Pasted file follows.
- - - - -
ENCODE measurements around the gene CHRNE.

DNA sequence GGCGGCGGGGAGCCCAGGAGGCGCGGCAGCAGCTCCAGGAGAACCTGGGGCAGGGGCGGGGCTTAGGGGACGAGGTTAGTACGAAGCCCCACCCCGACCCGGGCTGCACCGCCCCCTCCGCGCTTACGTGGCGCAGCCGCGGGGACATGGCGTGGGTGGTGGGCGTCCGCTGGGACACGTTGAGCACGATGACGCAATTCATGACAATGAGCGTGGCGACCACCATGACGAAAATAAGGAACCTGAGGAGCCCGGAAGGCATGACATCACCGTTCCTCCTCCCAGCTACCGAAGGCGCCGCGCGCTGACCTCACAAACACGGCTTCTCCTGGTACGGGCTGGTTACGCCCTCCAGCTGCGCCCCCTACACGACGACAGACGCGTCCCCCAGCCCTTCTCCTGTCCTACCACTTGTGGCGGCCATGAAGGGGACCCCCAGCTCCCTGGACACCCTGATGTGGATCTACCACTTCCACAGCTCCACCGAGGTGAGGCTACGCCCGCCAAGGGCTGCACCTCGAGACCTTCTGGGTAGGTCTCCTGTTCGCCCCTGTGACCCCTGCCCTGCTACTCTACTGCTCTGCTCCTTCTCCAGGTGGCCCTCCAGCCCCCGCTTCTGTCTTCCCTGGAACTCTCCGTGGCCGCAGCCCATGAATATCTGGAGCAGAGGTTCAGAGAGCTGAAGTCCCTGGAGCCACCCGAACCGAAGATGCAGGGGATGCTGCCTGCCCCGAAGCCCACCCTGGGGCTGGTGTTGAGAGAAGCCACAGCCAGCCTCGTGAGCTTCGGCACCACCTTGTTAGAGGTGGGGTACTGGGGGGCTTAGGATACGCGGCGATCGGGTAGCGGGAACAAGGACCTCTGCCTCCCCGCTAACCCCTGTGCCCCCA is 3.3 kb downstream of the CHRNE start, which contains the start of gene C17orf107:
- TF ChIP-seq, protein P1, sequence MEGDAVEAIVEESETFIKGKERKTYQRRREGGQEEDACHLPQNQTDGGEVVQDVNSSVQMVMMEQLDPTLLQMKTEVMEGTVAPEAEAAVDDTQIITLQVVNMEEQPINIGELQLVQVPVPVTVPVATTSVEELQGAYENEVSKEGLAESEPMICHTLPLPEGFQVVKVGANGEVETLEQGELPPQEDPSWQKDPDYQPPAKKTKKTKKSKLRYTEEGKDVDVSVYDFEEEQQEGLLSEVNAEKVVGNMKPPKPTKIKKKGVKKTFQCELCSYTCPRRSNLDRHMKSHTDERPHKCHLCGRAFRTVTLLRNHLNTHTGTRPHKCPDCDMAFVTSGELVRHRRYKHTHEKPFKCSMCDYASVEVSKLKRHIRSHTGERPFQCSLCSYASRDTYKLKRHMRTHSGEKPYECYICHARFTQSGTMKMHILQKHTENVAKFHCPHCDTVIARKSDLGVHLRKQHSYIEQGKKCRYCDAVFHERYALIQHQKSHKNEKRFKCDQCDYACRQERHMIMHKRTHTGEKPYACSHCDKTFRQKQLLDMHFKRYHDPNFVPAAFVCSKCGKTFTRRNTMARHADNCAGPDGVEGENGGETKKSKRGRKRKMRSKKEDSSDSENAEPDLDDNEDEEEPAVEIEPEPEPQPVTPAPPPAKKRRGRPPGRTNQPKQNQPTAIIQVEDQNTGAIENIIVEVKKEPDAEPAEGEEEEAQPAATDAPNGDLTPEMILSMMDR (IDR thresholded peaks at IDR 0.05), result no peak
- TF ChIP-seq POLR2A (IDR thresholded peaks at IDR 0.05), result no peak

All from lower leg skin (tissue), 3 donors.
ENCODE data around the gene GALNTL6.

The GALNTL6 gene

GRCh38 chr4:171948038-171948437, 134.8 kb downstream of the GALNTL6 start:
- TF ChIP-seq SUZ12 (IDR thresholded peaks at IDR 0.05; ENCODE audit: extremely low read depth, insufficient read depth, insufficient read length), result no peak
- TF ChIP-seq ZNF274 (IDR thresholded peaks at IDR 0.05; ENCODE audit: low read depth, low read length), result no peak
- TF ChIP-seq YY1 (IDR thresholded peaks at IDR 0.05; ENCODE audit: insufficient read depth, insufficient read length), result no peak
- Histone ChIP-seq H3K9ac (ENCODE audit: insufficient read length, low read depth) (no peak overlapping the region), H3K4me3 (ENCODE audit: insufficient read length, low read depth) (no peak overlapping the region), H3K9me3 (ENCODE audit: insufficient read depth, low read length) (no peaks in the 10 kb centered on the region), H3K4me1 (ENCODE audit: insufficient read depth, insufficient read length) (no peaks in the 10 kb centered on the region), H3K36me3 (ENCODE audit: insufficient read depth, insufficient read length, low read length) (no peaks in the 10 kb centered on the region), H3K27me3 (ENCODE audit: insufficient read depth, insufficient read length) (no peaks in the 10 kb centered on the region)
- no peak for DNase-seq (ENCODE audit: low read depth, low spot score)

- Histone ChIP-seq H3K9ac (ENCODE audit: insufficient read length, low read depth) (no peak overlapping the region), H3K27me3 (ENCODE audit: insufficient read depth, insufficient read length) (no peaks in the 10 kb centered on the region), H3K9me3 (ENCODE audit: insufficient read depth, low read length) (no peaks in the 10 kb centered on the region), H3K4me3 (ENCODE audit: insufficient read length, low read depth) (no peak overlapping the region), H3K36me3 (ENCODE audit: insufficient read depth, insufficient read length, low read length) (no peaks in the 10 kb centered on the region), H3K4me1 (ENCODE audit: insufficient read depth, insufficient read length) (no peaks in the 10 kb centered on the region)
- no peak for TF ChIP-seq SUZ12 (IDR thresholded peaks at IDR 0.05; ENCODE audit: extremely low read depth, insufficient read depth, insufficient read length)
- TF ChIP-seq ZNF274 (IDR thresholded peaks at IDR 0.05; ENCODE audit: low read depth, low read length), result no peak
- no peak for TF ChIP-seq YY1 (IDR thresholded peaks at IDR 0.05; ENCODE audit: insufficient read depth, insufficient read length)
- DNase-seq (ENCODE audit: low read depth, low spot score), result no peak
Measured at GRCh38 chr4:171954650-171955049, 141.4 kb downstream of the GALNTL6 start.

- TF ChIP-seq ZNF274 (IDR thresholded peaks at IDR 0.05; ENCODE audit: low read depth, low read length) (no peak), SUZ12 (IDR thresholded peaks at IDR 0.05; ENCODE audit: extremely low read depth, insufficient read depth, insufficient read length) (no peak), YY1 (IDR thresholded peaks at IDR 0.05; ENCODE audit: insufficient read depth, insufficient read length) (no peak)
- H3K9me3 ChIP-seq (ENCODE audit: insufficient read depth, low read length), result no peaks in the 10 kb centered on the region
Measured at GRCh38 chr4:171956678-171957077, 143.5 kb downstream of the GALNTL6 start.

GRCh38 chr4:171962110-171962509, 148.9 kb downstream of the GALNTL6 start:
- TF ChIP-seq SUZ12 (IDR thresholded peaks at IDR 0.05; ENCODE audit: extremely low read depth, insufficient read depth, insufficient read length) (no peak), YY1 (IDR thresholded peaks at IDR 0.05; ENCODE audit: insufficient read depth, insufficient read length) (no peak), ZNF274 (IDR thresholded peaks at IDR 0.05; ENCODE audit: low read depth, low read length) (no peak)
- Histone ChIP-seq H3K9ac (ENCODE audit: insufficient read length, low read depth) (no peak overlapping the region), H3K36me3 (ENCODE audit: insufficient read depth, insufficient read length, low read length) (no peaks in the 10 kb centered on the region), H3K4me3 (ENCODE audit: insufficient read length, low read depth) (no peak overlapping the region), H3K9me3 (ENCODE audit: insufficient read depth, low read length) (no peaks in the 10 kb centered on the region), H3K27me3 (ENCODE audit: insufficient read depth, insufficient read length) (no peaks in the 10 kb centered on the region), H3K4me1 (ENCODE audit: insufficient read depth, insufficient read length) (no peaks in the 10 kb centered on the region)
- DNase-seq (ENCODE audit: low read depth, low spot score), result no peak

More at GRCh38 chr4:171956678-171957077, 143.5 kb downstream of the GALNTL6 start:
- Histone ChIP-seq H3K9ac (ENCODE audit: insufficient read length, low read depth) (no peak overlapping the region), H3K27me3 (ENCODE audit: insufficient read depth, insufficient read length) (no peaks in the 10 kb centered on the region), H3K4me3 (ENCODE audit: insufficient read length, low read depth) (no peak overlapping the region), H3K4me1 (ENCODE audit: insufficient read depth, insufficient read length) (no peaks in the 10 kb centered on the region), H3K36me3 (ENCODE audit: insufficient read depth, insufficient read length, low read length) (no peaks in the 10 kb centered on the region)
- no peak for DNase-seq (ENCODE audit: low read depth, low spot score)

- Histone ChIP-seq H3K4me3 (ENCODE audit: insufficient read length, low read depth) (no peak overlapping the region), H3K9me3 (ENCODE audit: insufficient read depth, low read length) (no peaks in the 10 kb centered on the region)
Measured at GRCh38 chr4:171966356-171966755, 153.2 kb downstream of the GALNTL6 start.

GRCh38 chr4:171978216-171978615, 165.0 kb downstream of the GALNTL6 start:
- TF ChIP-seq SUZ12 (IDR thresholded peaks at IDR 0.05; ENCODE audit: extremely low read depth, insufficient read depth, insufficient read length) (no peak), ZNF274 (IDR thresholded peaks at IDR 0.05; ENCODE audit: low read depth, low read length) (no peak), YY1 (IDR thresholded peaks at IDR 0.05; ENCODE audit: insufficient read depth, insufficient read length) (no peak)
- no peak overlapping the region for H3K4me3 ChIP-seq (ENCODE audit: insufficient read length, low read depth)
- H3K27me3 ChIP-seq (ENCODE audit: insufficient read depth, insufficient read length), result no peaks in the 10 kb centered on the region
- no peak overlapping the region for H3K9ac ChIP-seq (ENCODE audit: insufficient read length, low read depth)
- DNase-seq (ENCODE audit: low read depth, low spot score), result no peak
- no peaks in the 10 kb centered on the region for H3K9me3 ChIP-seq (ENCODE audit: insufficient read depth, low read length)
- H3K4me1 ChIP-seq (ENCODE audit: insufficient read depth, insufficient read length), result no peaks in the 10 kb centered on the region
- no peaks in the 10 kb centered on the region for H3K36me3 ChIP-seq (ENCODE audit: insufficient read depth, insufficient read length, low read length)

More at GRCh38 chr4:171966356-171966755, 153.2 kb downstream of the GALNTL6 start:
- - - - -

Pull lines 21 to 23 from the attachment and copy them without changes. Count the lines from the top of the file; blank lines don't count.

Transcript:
- H3K9me3 ChIP-seq (ENCODE audit: insufficient read depth, low read length), result no peaks in the 10 kb centered on the region
Measured at GRCh38 chr4:171956678-171957077, 143.5 kb downstream of the GALNTL6 start.

GRCh38 chr4:171962110-171962509, 148.9 kb downstream of the GALNTL6 start: